For the batting side

For a batsman the popping crease – which can be referred to as the batting crease in the context of batting – determines whether they have been stumped or run out. This is described in Laws 29, 38, and 39 of the Laws of Cricket.[5] For a run-out, the wicket near the popping crease must be put down when the batsman is not within their ground behind the popping crease.[11] A 2010 amendment to Law 29 clarified the circumstance where the wicket is put down while a batsman has become fully airborne after having first made his ground; the batsman is regarded to not be out of his ground.[12]

Bowling crease

Drawn parallel with the popping crease and four feet away from it. The bowling crease is the line through the centres of the three stumps at each end. It is 8 ft 8 in (2.64 m) long, with the stumps in the centre.

Return crease

Four return creases are drawn, one on each side of each set of stumps. The return creases lie perpendicular to the popping crease and the bowling crease, 4 feet 4 inches (1.32 m) either side of and parallel to the imaginary line joining the centres of the two middle stumps. Each return crease line starts at the popping crease but the other end is considered to be unlimited in length and need only be marked to a minimum of 8 feet (2.4 m) from the popping crease.[4][5]

The return creases are primarily used to determine whether the bowler has bowled a no-ball. To avoid a no-ball, the bowler's back foot in the delivery stride must land within and not touch the return crease. This is to stop the bowler from bowling at the batsmen from an unfair angle (i.e. diagonally).[4]

Using the crease

Though the relatively small size of the crease is such that they limit the degree to which a batsman or a bowler can alter where they stand to face or deliver a ball, there is a degree of latitude afforded whereby both can move around the crease as long as they remain within the aforementioned confines. Batsmen 'use the crease' when they move toward leg or off, before or while playing a shot. Bowlers 'use the crease' by varying the position of their feet, relative to the stumps, at the moment of delivery. In so doing, they can alter the angle of delivery and the trajectory of the ball.[13][5]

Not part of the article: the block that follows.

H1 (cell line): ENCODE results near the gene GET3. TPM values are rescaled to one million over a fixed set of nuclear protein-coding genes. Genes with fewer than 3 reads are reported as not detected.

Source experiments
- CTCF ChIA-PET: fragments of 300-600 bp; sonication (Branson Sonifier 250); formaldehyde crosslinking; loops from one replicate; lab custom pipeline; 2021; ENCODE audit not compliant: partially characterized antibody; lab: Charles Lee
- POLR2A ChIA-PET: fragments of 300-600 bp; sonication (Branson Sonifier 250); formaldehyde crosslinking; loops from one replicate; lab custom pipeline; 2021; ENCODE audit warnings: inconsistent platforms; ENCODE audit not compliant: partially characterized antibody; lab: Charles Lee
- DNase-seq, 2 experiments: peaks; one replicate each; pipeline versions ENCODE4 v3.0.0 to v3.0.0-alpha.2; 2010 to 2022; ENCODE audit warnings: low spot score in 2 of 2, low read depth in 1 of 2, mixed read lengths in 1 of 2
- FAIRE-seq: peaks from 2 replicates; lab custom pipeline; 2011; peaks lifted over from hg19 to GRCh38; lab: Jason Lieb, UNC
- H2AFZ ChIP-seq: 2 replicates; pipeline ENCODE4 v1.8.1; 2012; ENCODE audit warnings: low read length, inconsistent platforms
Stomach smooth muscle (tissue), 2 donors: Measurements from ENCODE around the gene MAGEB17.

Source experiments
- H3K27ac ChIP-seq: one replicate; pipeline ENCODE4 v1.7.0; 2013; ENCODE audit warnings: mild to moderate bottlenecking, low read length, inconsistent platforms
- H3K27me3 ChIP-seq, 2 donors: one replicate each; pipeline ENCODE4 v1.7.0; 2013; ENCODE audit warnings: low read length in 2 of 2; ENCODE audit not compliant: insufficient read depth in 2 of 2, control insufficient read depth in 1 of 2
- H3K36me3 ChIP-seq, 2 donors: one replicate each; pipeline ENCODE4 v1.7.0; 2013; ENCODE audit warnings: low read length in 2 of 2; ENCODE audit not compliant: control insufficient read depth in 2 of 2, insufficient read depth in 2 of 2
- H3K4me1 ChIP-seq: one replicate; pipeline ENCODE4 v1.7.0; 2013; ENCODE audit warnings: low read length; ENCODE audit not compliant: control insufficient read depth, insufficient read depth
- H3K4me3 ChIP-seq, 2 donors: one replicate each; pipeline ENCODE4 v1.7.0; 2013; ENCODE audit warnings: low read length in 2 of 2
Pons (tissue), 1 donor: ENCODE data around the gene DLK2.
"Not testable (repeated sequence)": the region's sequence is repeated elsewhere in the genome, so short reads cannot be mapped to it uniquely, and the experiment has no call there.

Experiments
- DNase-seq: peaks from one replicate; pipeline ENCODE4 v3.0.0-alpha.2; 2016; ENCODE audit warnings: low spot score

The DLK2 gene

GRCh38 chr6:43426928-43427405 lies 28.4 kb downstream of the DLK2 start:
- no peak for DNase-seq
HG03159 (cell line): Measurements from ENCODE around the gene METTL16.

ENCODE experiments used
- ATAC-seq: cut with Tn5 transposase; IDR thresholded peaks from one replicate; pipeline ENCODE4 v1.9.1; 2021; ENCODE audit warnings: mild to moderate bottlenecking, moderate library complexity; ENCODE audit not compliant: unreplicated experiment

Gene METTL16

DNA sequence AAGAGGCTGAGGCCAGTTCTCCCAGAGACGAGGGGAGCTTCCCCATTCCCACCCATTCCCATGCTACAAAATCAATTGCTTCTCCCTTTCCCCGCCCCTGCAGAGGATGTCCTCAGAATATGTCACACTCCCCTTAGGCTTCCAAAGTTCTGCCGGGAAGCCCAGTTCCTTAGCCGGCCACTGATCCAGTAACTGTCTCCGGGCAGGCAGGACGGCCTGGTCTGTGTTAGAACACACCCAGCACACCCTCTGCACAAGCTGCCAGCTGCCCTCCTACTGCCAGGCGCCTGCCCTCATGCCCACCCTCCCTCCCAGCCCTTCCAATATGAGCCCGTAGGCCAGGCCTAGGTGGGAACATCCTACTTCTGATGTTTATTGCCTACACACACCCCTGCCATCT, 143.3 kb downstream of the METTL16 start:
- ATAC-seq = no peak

See also


  1. ^ Altham, p. 25.
  2. ^ Altham, p. 95.
  3. ^ Wister, Jones. A "Bawl" for American Cricket.
  4. ^ a b c d e f "Law 7 - The creases". Marylebone Cricket Club. Retrieved 1 October 2017.
  5. ^ a b c d e f g h "Law 29 When a Batsman is Out of his Ground". Marylebone Cricket Club. Archived from the original on 4 October 2015. Retrieved 4 June 2014.
  6. ^ "Law 24 No Ball". Marylebone Cricket Club. Archived from the original on 8 July 2014. Retrieved 4 June 2014.
  7. ^ "Cricket for beginners – part II". BBC News. 25 August 2005. Retrieved 4 June 2014.
  8. ^ "{% DocumentName %} Law | MCC". Retrieved 17 October 2020.
  9. ^ "{% DocumentName %} Law | MCC". Retrieved 17 October 2020.
  10. ^ Marylebone Cricket Club, Tom Smith's Cricket Umpiring and Scoring, Marylebone Cricket Club, 2019
  11. ^ "Law 18 Scoring Runs". Marylebone Cricket Club. Retrieved 4 June 2014.
  12. ^ "MCC announce eight Law changes". 30 September 2010. Archived from the original on 21 February 2011.
  13. ^ "To bowl from close to the stumps or wide of the crease - an analysis from a fast bowler's perspective".